So, this week’s topic is a big one. It touches on how our communications systems work, why statistical mechanics makes sense, and even the ultimate fate of the universe. The topic is entropy. When I use the word “entropy”, those of you out there who know of the term will have very different ideas of what I am talking about depending on what your field is. All of these meanings, however, directly relate to each other. So, in order to understand the relationship between the three types of entropy and how they relate to the physical world, I must first explain a few background items.
Information, Counting, and Microstates
When we look at a physical system, it is often composed of many little parts, each able to move through their configuration spaces along any of their
degrees of freedom. The configuration space is simply the collection of ways to describe the outcome of an event (For example, flipping a coin has a configuration space of 3 points: heads, tails, and edge). Each point in this configuration space is called a microstate, and the collection of all of the parts and their microstates is called the system’s macrostate. An example would be a pair of point particles, each capable of existing in one of two positions along a one-dimensional space. Each of the two possible positions for each particle is a microstate (giving us a total of 4 microstates for the system). The whole configuration of the two particles is the macrostate of the system. Note that we obtain the total number of microstates by multiplying the set of states for each particle, not adding them. I guess I should have used more than 2 particles with 2 states in my example. 😉
So, if we want to take a look at “microstatiness” of a system, what we want is the entropy. In this physical case, we are looking at the “Boltzmann Entropy”. This value tells us something about the number of microstates, and the probability of falling into any particular microstate. If we take the number of positions in the system’s configuration space Ω, then the total entropy of a system S is (apologies for the math)
S = kBln(Ω)
(Where kB is Boltzmann’s constant)
This is cool, because it allows us to add entropies, rather than multiply them when we combine two systems, because ln(AB) = ln(A)+ln(B). Thus, we can look at any system composed of parts able to exist in different microstates, and come up with a term to describe the freedom of the system itself to jump around from microstate to microstate. The entropy is a kind of window into the black box of the system.
Von Neumann Entropy
If you extend the Boltzmann entropy to quantum systems, you get Von Neumann Entropy. This encompasses the ability of quantum systems to become entangled, and thus reduce the ability for the system to flow from one microstate to another. This type of entropy really isn’t much different, conceptually, from Boltzmann entropy, other than its inclusion of quantum features.
The computer scientists out there will be thinking of Shannon entropy, named after the former Saturday Night Live comedian Molly Shannon. (Actually named after Claude Shannon, brilliant dude working for the brilliant-dude factory that was Bell Labs. Also the inventor of this.) Claude Shannon wrote a paper describing a formal meaning for “information” in his seminal paper, “A Mathematical Theory of Communication“. I highly recommend that paper, it is pretty accessible even to laymen (I checked it out from the University Library in my first year). Shannon entropy is the answer to questions like “How much information is in an English alphabet letter?” or “How much information can I cram on to a carrier signal?”. To describe this, Shannon coined the term “bit”, the quantum of information. The bit is the amount of information contained in 1 binary digit: it is the amount of information contained in the answer to a True/False or Yes/No question. And any other amount of information, whether a sonnet or a JPEG or a DVD-encoded movie, can be quantified as a number of bits. This is also related back to the Boltzmann entropy: a system with more microstates can “encode” more information: the more microstates, the more distinct configurations, and thus the more information that can be stored. A coin, for example, if we remove the occasional “edge” result, encodes a single bit of information. A coin with two heads encodes zero bits (as telling you this kind of coin is “heads up” is always true. Tautologies are void of information.) You can also visualize entropy as uncertainty (as you have no uncertainty with a two-headed coin, you have zero entropy. A normal coin has 2 possible results, so you have 1 bit of uncertainty as to which result will occur.) These bits are the same as the ones you hear about in computer science (for example, a DVD stores 4.7GB, which translates to 37.6 billion bits. This means all the information in a DVD could be stored in 37.6 billion coins, some tails-up, some heads-up. Don’t pirate that sequence of coin flips!)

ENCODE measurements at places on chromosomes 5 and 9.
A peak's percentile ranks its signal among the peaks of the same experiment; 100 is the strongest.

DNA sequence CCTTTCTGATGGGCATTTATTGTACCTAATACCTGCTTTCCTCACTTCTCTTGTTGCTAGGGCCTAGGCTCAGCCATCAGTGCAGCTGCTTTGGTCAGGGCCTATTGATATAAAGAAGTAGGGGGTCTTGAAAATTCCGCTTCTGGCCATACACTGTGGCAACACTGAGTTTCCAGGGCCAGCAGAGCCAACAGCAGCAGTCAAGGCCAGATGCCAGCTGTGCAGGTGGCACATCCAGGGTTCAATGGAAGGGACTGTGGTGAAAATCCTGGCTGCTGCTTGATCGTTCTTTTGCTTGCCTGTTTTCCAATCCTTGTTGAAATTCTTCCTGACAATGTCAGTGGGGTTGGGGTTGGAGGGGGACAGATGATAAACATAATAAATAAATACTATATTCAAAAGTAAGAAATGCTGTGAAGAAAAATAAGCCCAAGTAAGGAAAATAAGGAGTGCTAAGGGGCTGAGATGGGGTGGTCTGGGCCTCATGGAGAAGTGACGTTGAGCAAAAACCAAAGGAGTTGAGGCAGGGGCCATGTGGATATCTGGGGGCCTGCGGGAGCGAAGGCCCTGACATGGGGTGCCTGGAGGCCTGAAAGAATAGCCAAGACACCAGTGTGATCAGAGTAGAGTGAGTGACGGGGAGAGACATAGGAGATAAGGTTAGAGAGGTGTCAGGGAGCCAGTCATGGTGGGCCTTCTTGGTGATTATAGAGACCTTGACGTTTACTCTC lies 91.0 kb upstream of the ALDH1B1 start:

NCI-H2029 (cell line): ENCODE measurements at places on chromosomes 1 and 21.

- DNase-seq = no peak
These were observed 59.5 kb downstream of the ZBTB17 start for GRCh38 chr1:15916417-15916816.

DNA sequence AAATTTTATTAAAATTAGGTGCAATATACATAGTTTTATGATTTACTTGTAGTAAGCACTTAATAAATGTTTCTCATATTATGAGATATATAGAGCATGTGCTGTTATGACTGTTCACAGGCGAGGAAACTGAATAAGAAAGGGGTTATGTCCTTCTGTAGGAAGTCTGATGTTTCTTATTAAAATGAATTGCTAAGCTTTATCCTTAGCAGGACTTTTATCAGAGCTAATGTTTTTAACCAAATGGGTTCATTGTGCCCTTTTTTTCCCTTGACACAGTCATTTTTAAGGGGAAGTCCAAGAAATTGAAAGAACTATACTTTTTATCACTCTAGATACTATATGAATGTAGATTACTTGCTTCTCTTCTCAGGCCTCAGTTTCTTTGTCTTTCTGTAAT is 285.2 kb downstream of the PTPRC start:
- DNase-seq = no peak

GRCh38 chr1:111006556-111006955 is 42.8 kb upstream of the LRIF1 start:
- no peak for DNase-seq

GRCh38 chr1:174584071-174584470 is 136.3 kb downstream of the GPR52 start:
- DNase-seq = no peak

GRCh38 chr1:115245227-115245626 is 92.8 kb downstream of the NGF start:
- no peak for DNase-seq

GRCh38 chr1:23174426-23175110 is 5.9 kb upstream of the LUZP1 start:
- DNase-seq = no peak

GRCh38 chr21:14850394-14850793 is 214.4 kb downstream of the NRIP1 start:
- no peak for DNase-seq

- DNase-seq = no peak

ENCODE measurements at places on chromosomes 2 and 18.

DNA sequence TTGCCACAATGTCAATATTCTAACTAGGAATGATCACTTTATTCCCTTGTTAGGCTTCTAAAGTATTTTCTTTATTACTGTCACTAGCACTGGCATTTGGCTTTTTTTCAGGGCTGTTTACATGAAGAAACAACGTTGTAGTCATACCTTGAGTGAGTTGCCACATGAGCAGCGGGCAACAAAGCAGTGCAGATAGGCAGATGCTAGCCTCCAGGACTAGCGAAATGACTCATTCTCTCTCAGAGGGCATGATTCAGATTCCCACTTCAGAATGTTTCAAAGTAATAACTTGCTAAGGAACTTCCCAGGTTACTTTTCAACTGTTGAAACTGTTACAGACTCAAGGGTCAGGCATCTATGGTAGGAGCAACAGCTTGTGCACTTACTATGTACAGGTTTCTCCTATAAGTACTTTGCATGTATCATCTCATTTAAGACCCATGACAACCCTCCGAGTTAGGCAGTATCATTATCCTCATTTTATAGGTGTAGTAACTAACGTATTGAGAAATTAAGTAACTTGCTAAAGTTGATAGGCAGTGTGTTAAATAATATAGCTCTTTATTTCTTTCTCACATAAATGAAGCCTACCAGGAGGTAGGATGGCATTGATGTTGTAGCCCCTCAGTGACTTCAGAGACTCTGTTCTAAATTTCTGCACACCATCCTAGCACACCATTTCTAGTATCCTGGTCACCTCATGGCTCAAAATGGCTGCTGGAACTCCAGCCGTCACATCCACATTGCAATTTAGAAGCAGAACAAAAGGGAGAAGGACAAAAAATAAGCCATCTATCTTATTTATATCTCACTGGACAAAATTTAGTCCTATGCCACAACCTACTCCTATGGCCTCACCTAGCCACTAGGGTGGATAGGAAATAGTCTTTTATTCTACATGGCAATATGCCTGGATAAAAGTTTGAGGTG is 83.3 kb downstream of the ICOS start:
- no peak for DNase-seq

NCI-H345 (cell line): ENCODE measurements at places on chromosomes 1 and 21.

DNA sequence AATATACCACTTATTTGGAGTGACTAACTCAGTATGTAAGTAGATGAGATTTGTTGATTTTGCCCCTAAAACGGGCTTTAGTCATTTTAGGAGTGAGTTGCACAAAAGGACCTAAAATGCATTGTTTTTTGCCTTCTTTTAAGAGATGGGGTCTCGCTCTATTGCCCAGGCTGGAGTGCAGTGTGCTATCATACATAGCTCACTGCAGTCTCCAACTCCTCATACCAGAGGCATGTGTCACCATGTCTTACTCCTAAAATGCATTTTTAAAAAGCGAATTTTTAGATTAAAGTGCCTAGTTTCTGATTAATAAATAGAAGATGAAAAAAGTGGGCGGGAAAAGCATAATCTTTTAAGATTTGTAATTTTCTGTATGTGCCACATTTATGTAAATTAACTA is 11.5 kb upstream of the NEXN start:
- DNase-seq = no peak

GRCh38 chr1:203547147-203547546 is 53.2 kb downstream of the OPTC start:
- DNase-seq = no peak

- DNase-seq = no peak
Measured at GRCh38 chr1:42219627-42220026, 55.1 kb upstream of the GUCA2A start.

Ain’t that cool?
So, now you know about the nifty-cool interplay of the thermodynamic concept of entropy as disorganization, and the arrow of time (more universal entropy = THE FUTURE!), and information itself! Thermodynamic entropy IS INFORMATION! That is pretty amazing if you ask me. This gives rise to a whole fascinating array of questions and fields to study, from the black hole information paradox (where do microstates go when they fall into a singularity?) to quantum computing (using wavefunctions as logic gates and other computer components) to data compression (removing extraneous elements from data to get its bit-length closer to the actual entropy).